Bridges of Pittsburgh facts for kids
The Bridges of Pittsburgh play an important role in the city's transportation system. Without bridges, the Pittsburgh region would be a series of fragmented valleys, hillsides, river plains, and isolated communities.
A 2006 study determined that Pittsburgh has 446 bridges, and with its proximity to three major rivers and countless hills and ravines, Pittsburgh is known as "The City of Bridges". The city of Pittsburgh and Allegheny County are the largest owners of great bridges in the country, in proper proportion to their size, with the possible exception of the City of New York, which is built on an island and surrounded by large bodies of water.
According to a 2011 study by Transportation for America, 1,194 bridges in the Pittsburgh area—or 30.4%—were deficient, the highest proportion in the nation.
Pittsburgh's first river bridges, made of wood and long since replaced, opened in 1818 at Smithfield Street and 1819 at Sixth Street (then St. Clair Street). The city's oldest in-service bridge is the current Smithfield Street Bridge, which opened in 1883; it was designated a National Historic Landmark in 1976. Pittsburgh waged a massive road and bridge building campaign from 1924 to 1940; most of Pittsburgh's oldest major bridges date from this period. The coming of the Interstate Highway System triggered more construction in the second half of the twentieth century, as vehicular speed and throughput requirements increased. The result of more than 100 years of bridge building is a collection of most of the major types of bridge (suspension, cantilever, arch, etc.), mostly built from locally produced steel, including about forty river spans.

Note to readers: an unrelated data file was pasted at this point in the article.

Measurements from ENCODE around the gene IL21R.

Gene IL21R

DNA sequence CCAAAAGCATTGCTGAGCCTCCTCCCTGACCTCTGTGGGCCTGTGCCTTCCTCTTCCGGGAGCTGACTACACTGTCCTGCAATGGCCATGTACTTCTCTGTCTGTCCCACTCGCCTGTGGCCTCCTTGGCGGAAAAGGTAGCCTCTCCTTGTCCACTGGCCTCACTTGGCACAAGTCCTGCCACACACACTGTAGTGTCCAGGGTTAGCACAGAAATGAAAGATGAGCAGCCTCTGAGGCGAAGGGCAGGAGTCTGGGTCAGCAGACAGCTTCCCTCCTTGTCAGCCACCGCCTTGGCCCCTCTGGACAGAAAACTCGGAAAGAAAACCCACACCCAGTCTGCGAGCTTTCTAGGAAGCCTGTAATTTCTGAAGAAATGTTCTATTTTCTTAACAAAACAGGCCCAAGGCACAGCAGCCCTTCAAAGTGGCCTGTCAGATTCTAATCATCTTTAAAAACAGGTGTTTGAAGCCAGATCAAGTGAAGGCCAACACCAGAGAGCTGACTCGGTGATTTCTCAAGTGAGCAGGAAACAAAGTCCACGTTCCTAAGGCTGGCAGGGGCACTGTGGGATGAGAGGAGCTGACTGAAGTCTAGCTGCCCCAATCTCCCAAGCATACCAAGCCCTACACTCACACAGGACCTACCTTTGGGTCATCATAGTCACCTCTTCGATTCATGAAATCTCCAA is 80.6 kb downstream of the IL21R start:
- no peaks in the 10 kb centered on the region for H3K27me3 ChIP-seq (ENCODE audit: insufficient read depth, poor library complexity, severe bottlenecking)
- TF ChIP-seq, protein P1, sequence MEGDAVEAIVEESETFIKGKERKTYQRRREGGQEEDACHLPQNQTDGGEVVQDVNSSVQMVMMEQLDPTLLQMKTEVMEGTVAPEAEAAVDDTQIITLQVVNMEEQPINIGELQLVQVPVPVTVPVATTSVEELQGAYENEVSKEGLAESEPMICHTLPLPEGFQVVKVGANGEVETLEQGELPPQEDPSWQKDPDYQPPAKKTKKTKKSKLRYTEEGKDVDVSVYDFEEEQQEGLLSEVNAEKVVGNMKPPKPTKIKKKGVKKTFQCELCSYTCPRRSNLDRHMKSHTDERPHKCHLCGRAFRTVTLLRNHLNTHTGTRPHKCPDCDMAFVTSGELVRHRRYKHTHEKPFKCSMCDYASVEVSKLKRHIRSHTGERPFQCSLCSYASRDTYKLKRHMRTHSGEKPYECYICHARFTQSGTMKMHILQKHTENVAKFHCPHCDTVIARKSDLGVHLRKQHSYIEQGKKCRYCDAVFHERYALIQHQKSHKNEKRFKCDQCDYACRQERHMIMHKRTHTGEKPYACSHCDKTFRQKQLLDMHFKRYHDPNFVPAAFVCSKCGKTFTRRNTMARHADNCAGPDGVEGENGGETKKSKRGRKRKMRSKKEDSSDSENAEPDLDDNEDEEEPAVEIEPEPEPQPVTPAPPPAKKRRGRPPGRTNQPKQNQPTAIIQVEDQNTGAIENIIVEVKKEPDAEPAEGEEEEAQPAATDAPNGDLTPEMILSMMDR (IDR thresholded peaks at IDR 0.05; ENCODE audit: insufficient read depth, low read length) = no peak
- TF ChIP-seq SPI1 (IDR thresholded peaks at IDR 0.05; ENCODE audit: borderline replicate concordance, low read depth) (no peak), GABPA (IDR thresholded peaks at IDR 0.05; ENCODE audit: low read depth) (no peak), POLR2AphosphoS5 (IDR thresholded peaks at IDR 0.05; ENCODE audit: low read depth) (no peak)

Many of the bridges in the Downtown area are colored Aztec Gold, either constructed as such or painted afterward, to match the city's official colors of black and gold. A few old and out-of-service bridges, such as the Hot Metal Bridge (which stood dormant until reopening as a passenger bridge in the year 2000), are exceptions to this rule.
This table lists all bridges crossing the Allegheny, Monongahela and Ohio rivers in the City of Pittsburgh limits.
This table lists some other major bridges within the City of Pittsburgh limits.
- The Fort Pitt Bridge is a steel bowstring arch bridge that spans the Monongahela River near its confluence with the Allegheny River at the point. It carries Interstate 376 between the Fort Pitt Tunnel and Point State Park.
- The Fort Duquesne Bridge is a steel tied arch bridge that spans the Allegheny River in Pittsburgh, Pennsylvania. It carries Pennsylvania Route 65 / Interstate 279 (North Shore Expressway), which runs through Downtown Pittsburgh's Golden Triangle towards Interstate 79.
- The West End Bridge is a large steel arch bridge which crosses the Ohio River. It is the first bridge on the Ohio River heading toward the Mississippi River. The bridge carries U.S. Route 19.
- The Liberty Bridge crosses over the Monongahela River, intersecting Interstate 579 at its southern terminus.
- The Three Sisters are three parallel, nearly identical self-anchored suspension bridges that cross the Allegheny River at 6th, 7th, and 9th streets. The bridges have been recently renamed for prominent Pittsburgh residents: Roberto Clemente Bridge, Andy Warhol Bridge, and Rachel Carson Bridge.
- The Smithfield Street Bridge is a lenticular truss bridge crossing the Monongahela River. Its two main lenticular spans make the bridge very recognizable. It is a National Historic Civil Engineering Landmark, according to a plaque on the bridge.
- The George Westinghouse Bridge crosses 240 feet above Turtle Creek Valley in East Pittsburgh.
Bridges of Pittsburgh Facts for Kids. Kiddle Encyclopedia.